Scotland can become the first UK nation to reach net-zero, according to a new report published by the Committee on Climate Change (CCC).
Despite the ongoing uncertainty of COVID-19, a new report published today (October 8) has highlighted that Scotland is in a unique position to deliver a green recovery when it publishes its updated Climate Change Plan in November.
According to the report, Scotland’s greenhouse gas emissions fell by 31% in the decade 2008-2018, faster than any other nation in the UK.
This was predominantly led by action in the power sector, where renewable energy has tripled and fossil-fuel generation has fallen by more than 70% in the past decade.
The CCC has highlighted that harnessing this progress could put Scotland ahead of the rest of the UK.
However, the authors of the report have highlighted that success is not a given, Scotland missed its annual emissions target in 2018 and the 2020 target is only likely to be met because of lockdown restrictions.
The report outlines that the Scottish government must:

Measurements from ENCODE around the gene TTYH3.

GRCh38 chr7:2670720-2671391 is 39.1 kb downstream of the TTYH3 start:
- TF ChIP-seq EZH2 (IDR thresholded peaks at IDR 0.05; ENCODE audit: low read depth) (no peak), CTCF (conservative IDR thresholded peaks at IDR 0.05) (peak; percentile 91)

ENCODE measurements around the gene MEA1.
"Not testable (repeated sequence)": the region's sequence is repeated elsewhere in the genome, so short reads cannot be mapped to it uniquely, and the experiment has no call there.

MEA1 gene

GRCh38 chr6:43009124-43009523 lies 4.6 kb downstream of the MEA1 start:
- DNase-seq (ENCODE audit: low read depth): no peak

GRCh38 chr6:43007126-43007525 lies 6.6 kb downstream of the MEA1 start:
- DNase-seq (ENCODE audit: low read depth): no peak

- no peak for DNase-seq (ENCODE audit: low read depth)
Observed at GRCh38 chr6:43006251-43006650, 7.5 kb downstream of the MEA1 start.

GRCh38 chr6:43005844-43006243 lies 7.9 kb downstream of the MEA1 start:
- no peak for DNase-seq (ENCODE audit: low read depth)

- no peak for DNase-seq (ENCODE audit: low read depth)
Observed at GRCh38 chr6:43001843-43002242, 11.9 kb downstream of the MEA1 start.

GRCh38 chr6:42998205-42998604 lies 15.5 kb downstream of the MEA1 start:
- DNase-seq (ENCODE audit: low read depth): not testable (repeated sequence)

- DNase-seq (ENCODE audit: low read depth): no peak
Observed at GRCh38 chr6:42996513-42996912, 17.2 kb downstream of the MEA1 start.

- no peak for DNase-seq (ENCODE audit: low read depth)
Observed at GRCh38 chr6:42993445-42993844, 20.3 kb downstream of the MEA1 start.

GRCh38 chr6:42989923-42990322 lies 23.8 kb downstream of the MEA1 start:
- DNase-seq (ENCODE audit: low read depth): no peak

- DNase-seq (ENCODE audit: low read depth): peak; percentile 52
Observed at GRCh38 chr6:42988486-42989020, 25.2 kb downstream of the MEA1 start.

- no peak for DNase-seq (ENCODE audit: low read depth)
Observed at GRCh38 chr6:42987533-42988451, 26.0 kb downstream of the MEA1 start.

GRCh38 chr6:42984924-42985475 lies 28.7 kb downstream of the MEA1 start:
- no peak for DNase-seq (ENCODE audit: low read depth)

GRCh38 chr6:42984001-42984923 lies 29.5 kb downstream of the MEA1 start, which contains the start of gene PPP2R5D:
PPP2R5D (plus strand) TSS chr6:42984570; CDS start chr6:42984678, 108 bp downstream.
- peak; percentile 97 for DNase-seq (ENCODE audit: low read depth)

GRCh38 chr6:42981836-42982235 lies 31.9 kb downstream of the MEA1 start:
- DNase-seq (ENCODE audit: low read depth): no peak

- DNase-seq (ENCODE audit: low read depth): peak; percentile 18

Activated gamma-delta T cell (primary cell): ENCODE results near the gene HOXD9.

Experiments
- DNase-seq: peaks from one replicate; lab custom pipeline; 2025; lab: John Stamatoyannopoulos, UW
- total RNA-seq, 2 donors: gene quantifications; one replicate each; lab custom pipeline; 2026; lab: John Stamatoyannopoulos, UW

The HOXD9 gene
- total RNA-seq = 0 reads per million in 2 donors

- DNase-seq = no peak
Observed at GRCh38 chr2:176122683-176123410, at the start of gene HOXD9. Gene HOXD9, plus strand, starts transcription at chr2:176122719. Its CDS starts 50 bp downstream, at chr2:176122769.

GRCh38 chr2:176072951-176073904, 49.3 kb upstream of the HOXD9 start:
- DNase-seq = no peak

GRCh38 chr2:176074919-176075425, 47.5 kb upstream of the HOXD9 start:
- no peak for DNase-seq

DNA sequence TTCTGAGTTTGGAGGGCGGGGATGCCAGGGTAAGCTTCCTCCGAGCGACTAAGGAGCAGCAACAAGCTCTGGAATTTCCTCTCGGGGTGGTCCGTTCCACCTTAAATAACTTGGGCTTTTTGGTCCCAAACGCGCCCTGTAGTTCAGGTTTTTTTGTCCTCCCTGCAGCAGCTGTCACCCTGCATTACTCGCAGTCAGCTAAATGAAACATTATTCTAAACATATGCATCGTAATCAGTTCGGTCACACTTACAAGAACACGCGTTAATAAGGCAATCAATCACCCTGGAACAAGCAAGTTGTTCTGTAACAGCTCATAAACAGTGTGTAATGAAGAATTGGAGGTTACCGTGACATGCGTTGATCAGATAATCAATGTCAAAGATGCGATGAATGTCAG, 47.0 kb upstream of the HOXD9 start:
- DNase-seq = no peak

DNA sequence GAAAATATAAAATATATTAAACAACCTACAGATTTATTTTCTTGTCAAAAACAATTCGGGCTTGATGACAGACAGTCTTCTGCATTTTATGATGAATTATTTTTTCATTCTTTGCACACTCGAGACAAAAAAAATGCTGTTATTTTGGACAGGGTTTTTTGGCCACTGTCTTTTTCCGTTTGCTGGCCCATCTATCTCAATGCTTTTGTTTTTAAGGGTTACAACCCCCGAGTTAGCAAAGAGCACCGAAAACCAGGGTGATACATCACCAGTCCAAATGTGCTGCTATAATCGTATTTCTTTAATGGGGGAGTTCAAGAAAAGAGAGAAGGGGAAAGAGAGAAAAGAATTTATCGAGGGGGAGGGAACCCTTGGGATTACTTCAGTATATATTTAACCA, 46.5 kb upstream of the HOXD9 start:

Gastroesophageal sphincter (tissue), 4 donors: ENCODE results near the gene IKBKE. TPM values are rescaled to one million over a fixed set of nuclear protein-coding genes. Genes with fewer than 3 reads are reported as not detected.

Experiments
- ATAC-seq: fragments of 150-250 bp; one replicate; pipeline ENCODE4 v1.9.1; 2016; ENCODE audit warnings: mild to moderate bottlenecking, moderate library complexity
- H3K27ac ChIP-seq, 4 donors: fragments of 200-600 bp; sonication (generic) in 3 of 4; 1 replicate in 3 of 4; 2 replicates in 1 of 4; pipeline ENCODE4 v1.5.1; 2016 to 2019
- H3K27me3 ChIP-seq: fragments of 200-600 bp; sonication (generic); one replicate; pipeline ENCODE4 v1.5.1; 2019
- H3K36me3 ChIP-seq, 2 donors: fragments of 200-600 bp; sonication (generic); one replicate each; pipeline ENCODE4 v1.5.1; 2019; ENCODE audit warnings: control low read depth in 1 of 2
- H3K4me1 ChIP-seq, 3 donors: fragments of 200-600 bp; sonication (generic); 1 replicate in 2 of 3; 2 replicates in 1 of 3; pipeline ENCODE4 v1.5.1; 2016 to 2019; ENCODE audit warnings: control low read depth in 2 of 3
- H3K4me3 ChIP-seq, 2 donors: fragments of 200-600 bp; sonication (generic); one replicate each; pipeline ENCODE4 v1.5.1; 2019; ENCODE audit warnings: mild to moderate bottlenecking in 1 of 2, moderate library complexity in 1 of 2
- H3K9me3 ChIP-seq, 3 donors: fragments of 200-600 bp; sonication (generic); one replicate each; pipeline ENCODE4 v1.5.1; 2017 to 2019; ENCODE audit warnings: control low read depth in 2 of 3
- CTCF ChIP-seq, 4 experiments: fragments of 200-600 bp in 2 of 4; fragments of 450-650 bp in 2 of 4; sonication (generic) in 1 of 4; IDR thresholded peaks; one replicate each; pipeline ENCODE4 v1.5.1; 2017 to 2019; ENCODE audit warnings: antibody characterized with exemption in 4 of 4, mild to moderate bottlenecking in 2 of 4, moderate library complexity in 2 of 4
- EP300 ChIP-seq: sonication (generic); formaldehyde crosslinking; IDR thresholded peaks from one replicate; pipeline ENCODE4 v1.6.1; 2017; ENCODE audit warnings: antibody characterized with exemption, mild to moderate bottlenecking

- Develop a UK Emissions Trading System that is aligned to Net Zero, in partnership with the UK Government, Welsh Government and Northern Ireland Executive.
- Set out a vision for the future of low-carbon heating in Scotland’s homes and other buildings.
- Develop a new rural support scheme that builds towards Scotland’s climate goals.
- Make it easy for people to walk, cycle, use public transport, and work from home in Scotland, and ensure electric vehicle charging infrastructure and other enabling measures are in place to eliminate the need to buy a petrol or diesel car in Scotland by 2032 at the latest.
- Accelerate investments in low-carbon and climate adaptation infrastructure to stimulate Scotland’s economy, build long-term productive capacity and improve climate resilience.
Lord Deben, chairman of the Committee on Climate Change, said: ‘Scotland faces an extraordinary challenge in dealing with COVID-19, but we must not lose sight of the climate crisis.
‘The decisions to secure a resilient recovery are pivotal. Scotland can no longer rely on electricity generation to reduce its emissions, so it must begin to make more meaningful progress in the other sectors of the economy.
‘To reach net-zero emissions ahead of the rest of the UK and to earn its stripes as an international climate leader when the world looks to Glasgow next year, decisive action and clear policies are urgently required.’
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